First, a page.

According to the PNC press release announcing what the “true love” pays to purchase all the gifts on his Christmas list (as laid out in the song, “The 12 Days of Christmas”), the total cost can be calculated four different ways: the purchase of one set of items for each day (77 items) or “True Cost of Christmas,” the total cost of items gifted by a True Love who repeats the gift-giving in all of the song’s verses (364 items), for both traditional and Internet shopping.
2007 is the twenty-third year the gift costs have been calculated by PNC. The gift prices rose 3.1 percent above what they cost in 2006. This mirrors the U.S. government’s Consumer Price Index (a widely used measure of inflation calculated by the Bureau of Labor Statistics), up 3.5 percent so far this year.
“Each year, the Christmas Price Index reflects trends in the broader economy,” said James Dunigan, managing executive of investments for PNC Wealth Management. “This year, increased commodities prices, concerns about the value of the dollar and the first minimum wage increase in 10 years were major factors in the increases to the Christmas Price Index.”
Rebekah McCahan, Assistant Vice President and a member of the Investment Strategy team for PNC Wealth Management and Institutional Investments, assumed the True Love’s shopping duties in 1986 by putting a price tag on each of the items from “The 12 Days of Christmas.” The “tongue-in-cheek”economic analysis that evaluates french hens, maids-a-milking and gold rings reveals some distinctive economic trends.
“What’s really surprising is that our index follows overall Consumer Price Index trends,” notes McCahan. “To think that the cost of a partridge in a pear tree would mirror what’s going on at Target, for example, is pretty interesting.”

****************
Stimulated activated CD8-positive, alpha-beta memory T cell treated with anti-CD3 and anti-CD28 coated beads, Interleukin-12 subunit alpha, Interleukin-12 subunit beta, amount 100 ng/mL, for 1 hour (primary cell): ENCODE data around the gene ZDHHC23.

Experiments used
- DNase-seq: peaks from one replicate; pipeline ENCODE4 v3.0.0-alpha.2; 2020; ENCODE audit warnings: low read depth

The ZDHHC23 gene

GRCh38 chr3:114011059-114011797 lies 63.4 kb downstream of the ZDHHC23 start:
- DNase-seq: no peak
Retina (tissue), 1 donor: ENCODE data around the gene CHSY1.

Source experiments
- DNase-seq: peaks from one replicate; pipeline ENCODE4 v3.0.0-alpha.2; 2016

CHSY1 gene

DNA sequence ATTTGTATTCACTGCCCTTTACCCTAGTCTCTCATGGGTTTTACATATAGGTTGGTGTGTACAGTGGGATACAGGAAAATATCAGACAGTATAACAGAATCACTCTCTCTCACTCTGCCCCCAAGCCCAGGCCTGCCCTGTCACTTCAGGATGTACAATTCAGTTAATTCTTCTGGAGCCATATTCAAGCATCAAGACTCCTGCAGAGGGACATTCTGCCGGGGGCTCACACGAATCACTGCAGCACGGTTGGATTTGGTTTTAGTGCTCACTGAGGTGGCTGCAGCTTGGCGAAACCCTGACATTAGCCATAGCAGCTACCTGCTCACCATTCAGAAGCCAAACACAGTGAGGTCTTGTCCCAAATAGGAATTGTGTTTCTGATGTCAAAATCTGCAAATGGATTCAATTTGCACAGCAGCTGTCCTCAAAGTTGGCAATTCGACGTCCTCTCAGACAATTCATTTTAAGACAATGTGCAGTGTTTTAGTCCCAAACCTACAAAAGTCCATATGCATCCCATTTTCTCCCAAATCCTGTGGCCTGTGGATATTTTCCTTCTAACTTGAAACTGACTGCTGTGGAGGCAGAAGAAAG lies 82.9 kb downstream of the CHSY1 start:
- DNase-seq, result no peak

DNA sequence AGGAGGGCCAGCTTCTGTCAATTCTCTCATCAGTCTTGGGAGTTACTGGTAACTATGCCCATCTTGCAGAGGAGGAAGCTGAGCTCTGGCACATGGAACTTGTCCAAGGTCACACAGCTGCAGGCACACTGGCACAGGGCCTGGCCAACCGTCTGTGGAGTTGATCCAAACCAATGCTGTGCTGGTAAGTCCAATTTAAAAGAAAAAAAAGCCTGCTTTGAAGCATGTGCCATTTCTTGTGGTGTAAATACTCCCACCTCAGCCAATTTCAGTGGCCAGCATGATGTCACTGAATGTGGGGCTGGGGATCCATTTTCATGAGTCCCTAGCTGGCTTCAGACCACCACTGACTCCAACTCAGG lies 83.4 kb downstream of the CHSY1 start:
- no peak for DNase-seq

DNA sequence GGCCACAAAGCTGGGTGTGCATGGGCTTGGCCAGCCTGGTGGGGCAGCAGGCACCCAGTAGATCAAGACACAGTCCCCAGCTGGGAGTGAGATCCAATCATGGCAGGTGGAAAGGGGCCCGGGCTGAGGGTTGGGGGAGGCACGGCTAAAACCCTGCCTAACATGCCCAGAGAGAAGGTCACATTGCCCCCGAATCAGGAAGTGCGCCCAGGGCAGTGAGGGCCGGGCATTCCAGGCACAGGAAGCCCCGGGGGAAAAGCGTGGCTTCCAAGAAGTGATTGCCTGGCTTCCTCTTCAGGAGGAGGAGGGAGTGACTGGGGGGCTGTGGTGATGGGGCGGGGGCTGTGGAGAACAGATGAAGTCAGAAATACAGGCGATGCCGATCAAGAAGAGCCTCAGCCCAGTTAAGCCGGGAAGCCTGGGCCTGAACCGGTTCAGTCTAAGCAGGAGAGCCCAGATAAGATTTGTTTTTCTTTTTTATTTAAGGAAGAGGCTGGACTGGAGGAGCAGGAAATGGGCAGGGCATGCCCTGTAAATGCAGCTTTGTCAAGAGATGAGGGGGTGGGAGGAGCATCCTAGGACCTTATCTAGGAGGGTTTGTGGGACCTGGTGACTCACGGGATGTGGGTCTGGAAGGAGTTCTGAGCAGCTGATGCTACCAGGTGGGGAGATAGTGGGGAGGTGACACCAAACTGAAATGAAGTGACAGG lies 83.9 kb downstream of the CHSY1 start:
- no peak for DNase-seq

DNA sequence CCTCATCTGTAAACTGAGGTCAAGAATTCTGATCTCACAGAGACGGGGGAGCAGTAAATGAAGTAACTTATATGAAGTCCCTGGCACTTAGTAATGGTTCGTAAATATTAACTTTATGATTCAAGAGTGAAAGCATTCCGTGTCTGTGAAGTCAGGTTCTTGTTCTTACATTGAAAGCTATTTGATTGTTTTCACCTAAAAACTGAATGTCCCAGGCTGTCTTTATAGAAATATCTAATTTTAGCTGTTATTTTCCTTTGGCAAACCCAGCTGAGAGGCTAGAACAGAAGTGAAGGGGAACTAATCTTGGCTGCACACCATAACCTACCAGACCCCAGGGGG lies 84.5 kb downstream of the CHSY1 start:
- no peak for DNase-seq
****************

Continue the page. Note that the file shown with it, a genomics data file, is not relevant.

For the traditional shopper, the cost of “The Twelve Days of Christmas” is $19,507 in 2007, a 3.1 percent increase over last year. The true cost for all 364 items is up 4%, at $78,100.
True Loves purchasing their gifts online find that their costs reflect the trends of the traditional shopper, but in general are higher partly due to shipping costs. The overall increase of Internet prices is 3%, for a cost of $24,214, and a true cost of $128,886 .
“The cost of the Gold Rings in this year’s Christmas Price Index reflects the general trend of increasing commodity prices in the Consumer Price Index, including gold,” said Dunigan. “In addition, increased fears about inflation and the value of the dollar may have led investors to turn to gold as a safer place to invest their money.” The price of five gold rings is $395, a 21.5 percent increase over 2006 prices, but still nowhere close to 1989 prices, when the five Gold Rings hit an all-time high of $750.
Since Congress increased the minimum wage for unskilled laborers by 13.6%, the cost for one-hour’s work for eight Maids-a-Milking increased to $46.80. “They have not had an increase since 1997,” said Jim Dunigan, managing executive of investment for PNC Wealth Management. “The good news is, if you’re a maid-a-milking…”
Most of the performers, however—the drummers ($2,397.85), pipers ($2,213.00) and lords ($4,205.06)—rose about 3-4%, while the dancing ladies fee was unchanged ($4,759.00), according to Philadanco, a modern dance company in Philadelphia.
Among the feathered friends in the Christmas Price Index, the most notable increase was a 20 percent change in the price for six Geese-a-Laying, according to information provided by the National Aviary ($360.00).
“For True Loves planning to serve a Christmas goose – or six – for a holiday meal, this item will be a bit more expensive,” said Dunigan. “Food prices have increased over the last year, which has not impacted birds like Turtle Doves and Partridges, but has had an impact on birds traditionally served as food, like Geese.”
The cost of Calling Birds (or canaries) is up 25% this year due to higher demand and increased shipping costs for retailers, according to a national pet store chain PNC uses to price the birds. However, most of the other bird prices remain even with last year’s cost, thanks to steady supply and demand for Partridges ($15.00), Turtle Doves ($40.00), French Hens ($40.00) and Swans ($4,200.00).
If one had $78,000 to splurge for Christmas, there’s “probably a Mercedes or a Hummer in there someplace,” Dunigan said. “The key there is you’d lose the romantic value.”
(return to THE TWELVE DAYS OF CHRISTMAS: 2008 STYLE )